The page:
Wednesday, December 12, 2007

City of Paris 1951 Christmas Tree

"City of Paris" was a San Francisco, California department store. The store closed in 1972 after more than 100 years in business. In 1982 a new Neimann Marcus store that incorporated the elaborate dome from the original City of Paris store opened on the site of the old store.

This is a Photo Post Card on Kodak Paper. Facts about the City of Paris 1951 Christmas Tree are printed on the back of the postcard:

Measures more tha 50 feet high, erected as it comes from the forest. Adorned with 4000 ornaments and more than 2000 lights. Tree selected trained woodsmen weeks in advance…flame-proofed upon arrival in the city. Street roped off, doors removed to allow its entry late at night. Scaffolding with cat-walks allows even trimming by acrew of 30 men who worked 18 hours to make it ready for unveiling. Christmas 1951, the 51st tree, is the store's 101st year.

Department store Christmas trees used to be a big attraction for holiday shoppers. Some other stores that issued postcards showing their giant Christmas trees were Sterling Linder Davis of Cleveland and Barker Bros. of Los Angeles.


  1. Spent my childhood going to this store. Loved the tree at Christmas. I worked there during my high school years from 1955-1957. Later took my children to see the tree, but they were not impessed!

  2. My Dad actually was the manager for erecting these Giant Christmas trees in the late 40's and the 50's. I remember the first one I saw being put up, and that was in 1952 ... I was 4 years old. In July each year, we went for a family outing to the town of Occidental, California, so that Dad could select and tag the tree of his choice. Those live trees were HUGE ... because, in December, the top 50-60 feet of each, is what was lopped off to become the City of Paris Christmas Tree. Dad just celebrated his 100th Birthday ... and is extemely proud of all those trees. He remembers all of the details, and even the names of the men who helped decorate them! He admired anyone who had no fear of heights, and especially for one cat-like gentleman who had been a worker on the Golden Gate Bridge!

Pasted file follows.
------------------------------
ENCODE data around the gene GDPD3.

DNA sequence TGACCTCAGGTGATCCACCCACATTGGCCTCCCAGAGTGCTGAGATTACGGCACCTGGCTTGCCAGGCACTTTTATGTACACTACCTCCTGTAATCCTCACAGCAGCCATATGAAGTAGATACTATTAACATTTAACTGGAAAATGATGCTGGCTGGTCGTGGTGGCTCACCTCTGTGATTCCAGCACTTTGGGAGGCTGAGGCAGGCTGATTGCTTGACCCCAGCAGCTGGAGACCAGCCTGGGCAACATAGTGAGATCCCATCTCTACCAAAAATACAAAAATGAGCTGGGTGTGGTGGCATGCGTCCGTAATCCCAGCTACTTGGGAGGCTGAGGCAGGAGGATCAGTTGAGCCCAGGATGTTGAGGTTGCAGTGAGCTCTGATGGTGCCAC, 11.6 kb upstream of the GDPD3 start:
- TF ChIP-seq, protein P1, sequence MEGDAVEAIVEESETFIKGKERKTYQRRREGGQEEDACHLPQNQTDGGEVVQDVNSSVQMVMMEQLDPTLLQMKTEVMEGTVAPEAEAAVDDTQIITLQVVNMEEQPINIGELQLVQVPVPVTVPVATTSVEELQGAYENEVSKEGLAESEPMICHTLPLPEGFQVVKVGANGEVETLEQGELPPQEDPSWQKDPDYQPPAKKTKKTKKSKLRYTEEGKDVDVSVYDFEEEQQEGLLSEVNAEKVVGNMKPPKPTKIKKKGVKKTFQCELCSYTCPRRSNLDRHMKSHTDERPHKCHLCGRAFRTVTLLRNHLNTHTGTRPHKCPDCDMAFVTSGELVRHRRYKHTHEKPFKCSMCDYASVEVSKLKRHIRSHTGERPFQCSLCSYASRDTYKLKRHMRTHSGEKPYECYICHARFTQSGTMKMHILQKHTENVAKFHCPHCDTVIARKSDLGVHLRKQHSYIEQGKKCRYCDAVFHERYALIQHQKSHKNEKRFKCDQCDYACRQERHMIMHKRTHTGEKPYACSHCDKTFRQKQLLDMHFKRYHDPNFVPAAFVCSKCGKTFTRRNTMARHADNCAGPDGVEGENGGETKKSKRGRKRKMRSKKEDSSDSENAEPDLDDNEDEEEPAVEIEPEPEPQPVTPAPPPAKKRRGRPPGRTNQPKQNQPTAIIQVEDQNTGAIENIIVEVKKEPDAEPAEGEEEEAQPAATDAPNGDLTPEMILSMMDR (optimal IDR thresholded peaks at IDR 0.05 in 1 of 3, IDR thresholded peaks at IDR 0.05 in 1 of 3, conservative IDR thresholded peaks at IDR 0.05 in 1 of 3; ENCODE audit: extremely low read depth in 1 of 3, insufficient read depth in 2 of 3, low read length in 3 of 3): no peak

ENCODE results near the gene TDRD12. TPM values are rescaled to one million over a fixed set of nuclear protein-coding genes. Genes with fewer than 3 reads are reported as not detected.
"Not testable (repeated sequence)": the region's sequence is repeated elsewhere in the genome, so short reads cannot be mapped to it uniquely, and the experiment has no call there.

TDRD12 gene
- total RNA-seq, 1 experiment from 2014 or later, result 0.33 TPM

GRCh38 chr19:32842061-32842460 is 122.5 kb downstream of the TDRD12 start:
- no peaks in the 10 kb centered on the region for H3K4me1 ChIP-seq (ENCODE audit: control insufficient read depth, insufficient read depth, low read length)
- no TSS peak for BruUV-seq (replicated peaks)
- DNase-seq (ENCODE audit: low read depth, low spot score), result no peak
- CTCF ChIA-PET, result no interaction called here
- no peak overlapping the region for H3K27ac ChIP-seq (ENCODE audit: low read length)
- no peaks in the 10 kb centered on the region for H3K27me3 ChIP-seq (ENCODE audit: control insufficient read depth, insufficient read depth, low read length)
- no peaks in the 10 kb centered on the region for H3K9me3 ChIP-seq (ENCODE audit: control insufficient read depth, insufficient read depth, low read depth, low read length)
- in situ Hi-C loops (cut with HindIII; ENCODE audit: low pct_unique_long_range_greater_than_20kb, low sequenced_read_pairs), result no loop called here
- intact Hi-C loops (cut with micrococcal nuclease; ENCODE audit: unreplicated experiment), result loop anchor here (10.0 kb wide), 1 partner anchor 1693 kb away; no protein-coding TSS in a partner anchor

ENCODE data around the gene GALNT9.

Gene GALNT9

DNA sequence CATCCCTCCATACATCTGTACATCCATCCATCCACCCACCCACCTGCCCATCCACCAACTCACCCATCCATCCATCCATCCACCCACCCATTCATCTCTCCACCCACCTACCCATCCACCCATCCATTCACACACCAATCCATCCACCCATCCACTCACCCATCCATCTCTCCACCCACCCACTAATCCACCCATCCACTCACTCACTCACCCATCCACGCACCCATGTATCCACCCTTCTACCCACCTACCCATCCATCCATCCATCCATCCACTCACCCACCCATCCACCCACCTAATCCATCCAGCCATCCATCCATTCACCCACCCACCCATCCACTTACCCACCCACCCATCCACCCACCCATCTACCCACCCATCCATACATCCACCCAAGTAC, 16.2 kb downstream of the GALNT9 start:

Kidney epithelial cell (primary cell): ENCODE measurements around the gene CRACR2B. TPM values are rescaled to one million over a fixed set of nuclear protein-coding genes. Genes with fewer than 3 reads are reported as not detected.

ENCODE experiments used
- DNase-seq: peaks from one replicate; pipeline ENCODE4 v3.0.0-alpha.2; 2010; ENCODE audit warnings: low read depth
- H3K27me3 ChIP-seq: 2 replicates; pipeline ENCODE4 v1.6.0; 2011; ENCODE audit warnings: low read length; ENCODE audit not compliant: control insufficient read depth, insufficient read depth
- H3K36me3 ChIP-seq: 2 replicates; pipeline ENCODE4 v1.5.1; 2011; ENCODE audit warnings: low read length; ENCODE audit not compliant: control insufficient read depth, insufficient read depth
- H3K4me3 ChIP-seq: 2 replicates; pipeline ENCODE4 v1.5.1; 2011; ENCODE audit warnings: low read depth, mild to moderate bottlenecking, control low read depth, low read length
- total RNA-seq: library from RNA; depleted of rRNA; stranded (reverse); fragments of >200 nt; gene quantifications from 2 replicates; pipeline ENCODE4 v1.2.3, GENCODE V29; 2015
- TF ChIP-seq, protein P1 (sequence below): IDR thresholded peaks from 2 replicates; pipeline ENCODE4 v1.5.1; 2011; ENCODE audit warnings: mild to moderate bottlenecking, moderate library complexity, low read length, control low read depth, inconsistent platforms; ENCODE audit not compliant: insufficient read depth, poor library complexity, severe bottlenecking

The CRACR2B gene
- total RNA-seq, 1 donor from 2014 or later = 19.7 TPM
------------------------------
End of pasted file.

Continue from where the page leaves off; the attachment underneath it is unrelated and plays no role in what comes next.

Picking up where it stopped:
3. I grew up in Berkeley. Every holiday season, friends and I would board the train to ride to the City for Christmas shopping. The most popular stops were Macy's basement, the Emporium and The City of Paris to see the tree and listen to the carolers. I will never forget the time (late 50's) when I was rifling through underwear on a sale table, tugging with a woman who wanted the same ones. I looked up and it was Kim Novak. She was in town filming the movie " Vertigo" with James Stewart. Those were the fun days.

  4. My mom would take us 4 girls into the City on the train from Sunnyvale to shop at The City of Paris 2 times a year: for school clothes and Christmas. Those trees so added to the magic of Christmas. When I was 20 years old, one time, this was about 1966, I think, while totally involved in making my way along the display shelves and leaning over to smell each of the boxes of perfumed stationery, I brushed against Alfred Hitchcock's side who happened to be speaking with one of the lady clerks at the time. Barely turning around, I just muttered a soft "Oh! Excuse me," to which he replied, "No bother," and kept on with his conversation. I was really pleased he did not let it show if my self absorption upset him in any way. I knew I had bumped into someone I should have known, but it didn't dawn on me who until I had heard his voice for a little longer. When I realized I did know that voice and face, I quickly found my friend who had come shopping with me to tell her. She was living in L. A. and wanted to get into movies. We went looking for him so she could "be discovered," but were unable to find him again.


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